Whole-cell samples were suspended in ice-cold PBS as a dilution series with OD600 of 0.2 to 1.0, and CR was added to a final concentration of 10 μg/mL from a filtered stock solution of 1 mg/mL. The cells were incubated with CR for 10 minutes at room temperature with rocking. The cells were pelleted (10,000 g for 5 minutes), and the absorbance at 500 nm of the supernatant was measured. For all absorbance experiments, a cell path length of 1 cm was used (Perkin Elmer Lambda 35 UV/Vis Spectrometer). Each sample was prepared and assayed in triplicate. Error bars correspond to the standard deviation of measurements for three separate samples.

Surface Plasmon Resonance (SPR)-based Biosensor Analysis

The interaction of CR with curli fibers was analyzed by Surface Plasmon Resonance using a BIACORE 3000 biosensor system (GE Healthcare). Analyte (CR) dilutions were performed in HBS-EP (10 mM HEPES, pH 7.4, 150 mM NaCl, 3mM EDTA, and 0.005% v/v Surfactant P20) running buffer. Curli were immobilized onto a CM5 biosensor chip by amine coupling chemistry using N-hydroxysuccinimide (NHS) and N’-(3-dimethylaminopropyl) carbodiimide hydrochloride (EDC). To investigate binding of CR, the diluted analyte was injected over the curli fiber surface. The experiments were performed at 25°C using a flow rate of 50 L/min. For each experiment, at least 5 different concentrations of CR were injected over each experimental and control flow cell for 150 s. Dissociation was allowed to occur at the same flow rate for 180 s in Running Buffer alone. The surface was regenerated after each injection of analyte using two 18 s pulses of 50% DMSO/ 10mM NaOH which led to complete dissociation of the residually bound CR. All data were corrected for non-specific binding by subtracting the signal measured in a control cell lacking immobilized ligand. Both data processing and kinetic fitting were performed using Scrubber software, version 2 (BioLogic Software, Pty., Australia) or BIAevaluation software 4.1 (Biacore).

Curli production and isolation

Wild-type curli were isolated from YESCA-agar grown MC4100 as previously described [7]. To obtain CsgA lacking histidines or lacking only core histidines, appropriate plasmids (pMC3-H32G-H73G-Δ149 and pMC3-H73G-Δ149, respectively) were generated using pMC3 (Chapman Laboratory) as a template (GenScript, New Jersey, USA). Protein expression was performed in E.coli strain LSR12 grown in Luria broth at 37°C. Protein expression was induced with 0.25 mM ITPG for 60 minutes when cell densities reached an OD600 of ~1. Cells were harvested by centrifugation (10,000 g, 20 minutes, 4°C). The cell pellet was frozen and then resuspended in lysis buffer (8 M GdnHCl). Cells were lysed by sonication (6x 10 s bursts with 15 s cooling period on ice between each burst) and centrifuged (10,000 g, 20 minutes, 4°C) to remove cellular debris. The supernatant was dialyzed overnight against 50 mM Na2HPO4 (3.5 MWCO), and then centrifuged (13,000 g, 30 minutes, 20°C). The pellet was resuspended in 10 mM Tris, pH 7.4 with 4% (w/v) final concentration SDS and incubated overnight, rocking at room temperature. The CsgA-H73G-Δ149 fibrils were initially pelleted (13,000 g, 60 minutes, 20°C) and then resuspended in 10 mM Tris (pH 7.4). The curli were pelleted again (30,000 g, 30 minutes, 20°C) and resuspended in 10 mM Tris (pH 7.4); this final washing step was repeated approximately four times until the SDS was removed. The final curli pellet was resuspended in 5 mL of water. The concentration of the curli solution was determined using the BCA Protein Assay (Thermo Scientific Pierce BCA Protein Assay Kit). CR was quantified by measuring the absorbance at 500 nm in 10 mM Tris-HCl at pH 7.5, with an extinction coefficient of 5 x 104 M-1 cm-1.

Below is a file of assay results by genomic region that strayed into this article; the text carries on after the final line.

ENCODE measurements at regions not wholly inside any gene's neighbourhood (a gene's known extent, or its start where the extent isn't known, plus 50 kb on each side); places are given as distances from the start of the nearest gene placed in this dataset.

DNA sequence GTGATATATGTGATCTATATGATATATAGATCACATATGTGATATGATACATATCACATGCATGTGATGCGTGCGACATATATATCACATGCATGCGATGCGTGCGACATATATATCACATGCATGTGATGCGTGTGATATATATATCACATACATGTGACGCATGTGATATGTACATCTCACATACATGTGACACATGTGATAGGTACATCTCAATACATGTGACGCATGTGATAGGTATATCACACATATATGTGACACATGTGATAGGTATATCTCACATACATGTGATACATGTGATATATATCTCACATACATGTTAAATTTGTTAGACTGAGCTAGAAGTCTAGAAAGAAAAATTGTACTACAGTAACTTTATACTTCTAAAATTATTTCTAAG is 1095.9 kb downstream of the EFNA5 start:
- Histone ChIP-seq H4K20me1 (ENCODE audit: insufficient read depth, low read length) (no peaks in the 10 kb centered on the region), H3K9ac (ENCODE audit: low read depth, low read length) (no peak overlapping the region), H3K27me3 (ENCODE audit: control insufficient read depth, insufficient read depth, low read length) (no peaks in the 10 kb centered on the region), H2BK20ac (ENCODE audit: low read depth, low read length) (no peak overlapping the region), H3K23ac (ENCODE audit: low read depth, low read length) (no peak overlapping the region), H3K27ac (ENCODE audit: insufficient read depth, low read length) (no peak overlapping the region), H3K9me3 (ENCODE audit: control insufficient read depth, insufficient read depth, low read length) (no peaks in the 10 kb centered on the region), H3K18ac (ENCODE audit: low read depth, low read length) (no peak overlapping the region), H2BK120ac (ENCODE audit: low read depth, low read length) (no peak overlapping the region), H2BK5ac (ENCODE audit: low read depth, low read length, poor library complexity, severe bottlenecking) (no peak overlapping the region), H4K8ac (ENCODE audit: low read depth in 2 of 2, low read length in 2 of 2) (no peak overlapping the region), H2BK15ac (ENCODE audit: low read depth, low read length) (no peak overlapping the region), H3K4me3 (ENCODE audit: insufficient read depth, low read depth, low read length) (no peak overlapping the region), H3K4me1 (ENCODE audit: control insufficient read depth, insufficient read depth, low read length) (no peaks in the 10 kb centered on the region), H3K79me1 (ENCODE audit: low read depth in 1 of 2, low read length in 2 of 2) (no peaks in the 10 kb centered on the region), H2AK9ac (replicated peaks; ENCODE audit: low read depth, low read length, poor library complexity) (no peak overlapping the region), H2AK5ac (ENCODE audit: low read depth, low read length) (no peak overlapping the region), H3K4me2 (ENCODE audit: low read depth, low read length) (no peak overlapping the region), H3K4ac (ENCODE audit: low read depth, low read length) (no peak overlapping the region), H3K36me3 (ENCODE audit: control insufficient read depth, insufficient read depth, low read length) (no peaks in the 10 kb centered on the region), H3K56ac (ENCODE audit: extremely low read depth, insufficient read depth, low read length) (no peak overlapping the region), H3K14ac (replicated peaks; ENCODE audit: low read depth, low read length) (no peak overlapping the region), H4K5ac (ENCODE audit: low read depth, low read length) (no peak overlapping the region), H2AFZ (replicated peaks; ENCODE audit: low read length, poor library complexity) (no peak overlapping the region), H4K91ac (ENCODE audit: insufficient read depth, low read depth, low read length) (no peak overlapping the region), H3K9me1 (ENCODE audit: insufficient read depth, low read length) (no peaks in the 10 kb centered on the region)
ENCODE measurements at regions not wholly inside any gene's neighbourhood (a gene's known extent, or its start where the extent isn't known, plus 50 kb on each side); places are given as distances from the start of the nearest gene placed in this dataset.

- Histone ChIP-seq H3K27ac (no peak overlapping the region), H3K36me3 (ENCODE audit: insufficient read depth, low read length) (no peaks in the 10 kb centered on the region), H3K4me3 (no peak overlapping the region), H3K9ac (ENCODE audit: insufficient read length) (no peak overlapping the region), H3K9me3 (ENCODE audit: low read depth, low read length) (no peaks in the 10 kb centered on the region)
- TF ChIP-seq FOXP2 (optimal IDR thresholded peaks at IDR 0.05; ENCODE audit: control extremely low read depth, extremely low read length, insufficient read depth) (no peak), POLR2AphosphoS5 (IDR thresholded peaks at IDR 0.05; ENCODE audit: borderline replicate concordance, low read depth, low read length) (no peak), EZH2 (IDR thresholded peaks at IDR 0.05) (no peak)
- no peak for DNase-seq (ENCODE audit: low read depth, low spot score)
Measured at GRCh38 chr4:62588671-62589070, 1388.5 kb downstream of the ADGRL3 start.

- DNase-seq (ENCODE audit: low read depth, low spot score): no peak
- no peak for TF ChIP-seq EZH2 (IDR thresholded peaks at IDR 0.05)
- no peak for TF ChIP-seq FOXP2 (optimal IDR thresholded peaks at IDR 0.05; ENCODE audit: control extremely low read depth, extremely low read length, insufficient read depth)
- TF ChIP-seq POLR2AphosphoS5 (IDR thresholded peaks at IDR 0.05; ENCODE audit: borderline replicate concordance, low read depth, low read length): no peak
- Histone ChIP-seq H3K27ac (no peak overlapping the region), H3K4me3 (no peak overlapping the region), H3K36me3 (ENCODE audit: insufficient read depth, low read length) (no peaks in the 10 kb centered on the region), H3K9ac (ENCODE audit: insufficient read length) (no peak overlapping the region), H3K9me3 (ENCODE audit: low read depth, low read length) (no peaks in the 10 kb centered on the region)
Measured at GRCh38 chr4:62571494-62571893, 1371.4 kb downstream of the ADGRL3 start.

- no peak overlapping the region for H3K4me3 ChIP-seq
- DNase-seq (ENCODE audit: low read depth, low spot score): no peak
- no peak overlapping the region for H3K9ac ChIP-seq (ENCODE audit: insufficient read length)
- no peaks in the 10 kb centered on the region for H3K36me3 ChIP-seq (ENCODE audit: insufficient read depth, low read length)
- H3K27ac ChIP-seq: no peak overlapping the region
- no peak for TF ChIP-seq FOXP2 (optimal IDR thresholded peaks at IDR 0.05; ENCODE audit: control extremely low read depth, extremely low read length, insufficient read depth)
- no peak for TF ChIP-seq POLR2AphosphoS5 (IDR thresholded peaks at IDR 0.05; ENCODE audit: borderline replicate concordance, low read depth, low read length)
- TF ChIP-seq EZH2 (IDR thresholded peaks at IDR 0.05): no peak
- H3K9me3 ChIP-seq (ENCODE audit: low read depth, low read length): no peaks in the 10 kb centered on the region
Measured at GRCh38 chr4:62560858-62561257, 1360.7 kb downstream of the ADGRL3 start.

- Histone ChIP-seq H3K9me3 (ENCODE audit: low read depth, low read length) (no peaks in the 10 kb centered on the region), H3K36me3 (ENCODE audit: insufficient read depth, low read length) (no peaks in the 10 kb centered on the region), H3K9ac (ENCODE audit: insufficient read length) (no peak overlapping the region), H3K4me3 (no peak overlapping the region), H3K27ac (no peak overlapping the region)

Transmission electron microscopy (TEM)

Negative staining TEM was performed on curli samples. Samples were applied to 300-mesh copper grids coated with Formvar film (Electron Microscopy Sciences, Hatfield, PA) for 2 min, rinsed in deionized water, negatively stained with 2% uranyl acetate for 90 s, and air-dried. Microscopy was performed on the JEM-1400 (JEOL, LLC).

Curli-only Congo red depletion assay

Curli (0.1 mg/mL) were suspended in solutions of nominal pH values of 4 to 9.5, in 80% (v/v) ethanol and 5 mM buffer (glycine at pH 4.0 and 5.0; 4-morpholineethanesulfonic acid (MES) at pH 6.0 and 6.5; and Tris(hydroxymethyl)-aminomethane (TRIS) at pH 7.0 and 9.5). For the pH-dependence assays, curli (0.1 mg/mL) were incubated with 10 μg/mL CR (from 1 mg/mL aqueous stock solution) for 10 minutes, rocking at room temperature before centrifugation (13,000 g for 10 minutes) to remove curli and bound CR. The supernatant absorbance was measured at 500 nm. Each sample was prepared and assayed in triplicate with the exception of CsgA-H32G-H73G-Δ149 fibrils, which was only a single sample due to limited sample size. Error bars correspond to the standard deviation of measurements for three separate samples.

Supporting Information

S1 Fig. Congo red and E. coli.

Supplementation of the agar with CR at concentrations of 25μg/mL does not affect curli production on a per cell basis as assessed by Western blot analysis for any of the E. coli clinical isolates that were tested. The blots were probed for CsgA, which is the main curli fiber subunit. Additionally, in all cases, formic acid was required to depolymerize curli fibers into its SDS-soluble subunits.


S2 Fig. Testing regeneration conditions for SPR.

Suitable regeneration conditions (RC) were required to remove CR from curli fibers during the SPR measurements. The conditions tested are shown in the figure. CR was incubated with either (A) whole-cells or (B) isolated curli, and centrifuged to obtain a pellet. The pellet was then resuspended in the RC before centrifugation. The pellets before and after incubation in the RC are shown. For the successful conditions, CR was removed from the pelleted whole-cells or isolated curli. A few successful conditions were identified: 100% DMSO; 50% DMSO/10 mM NaOH; and 100% DMF. We selected 50%DMSO/10mM NaOH as the RC for our SPR experiments as it was most compatible with the SPR instrument and protocols.


Author Contributions

Conceived and designed the experiments: CR ANJ LC. Performed the experiments: CR ANJ MCM JU OAM ME. Analyzed the data: CR ANJ MCM JU OAM ME LC. Wrote the paper: CR LC.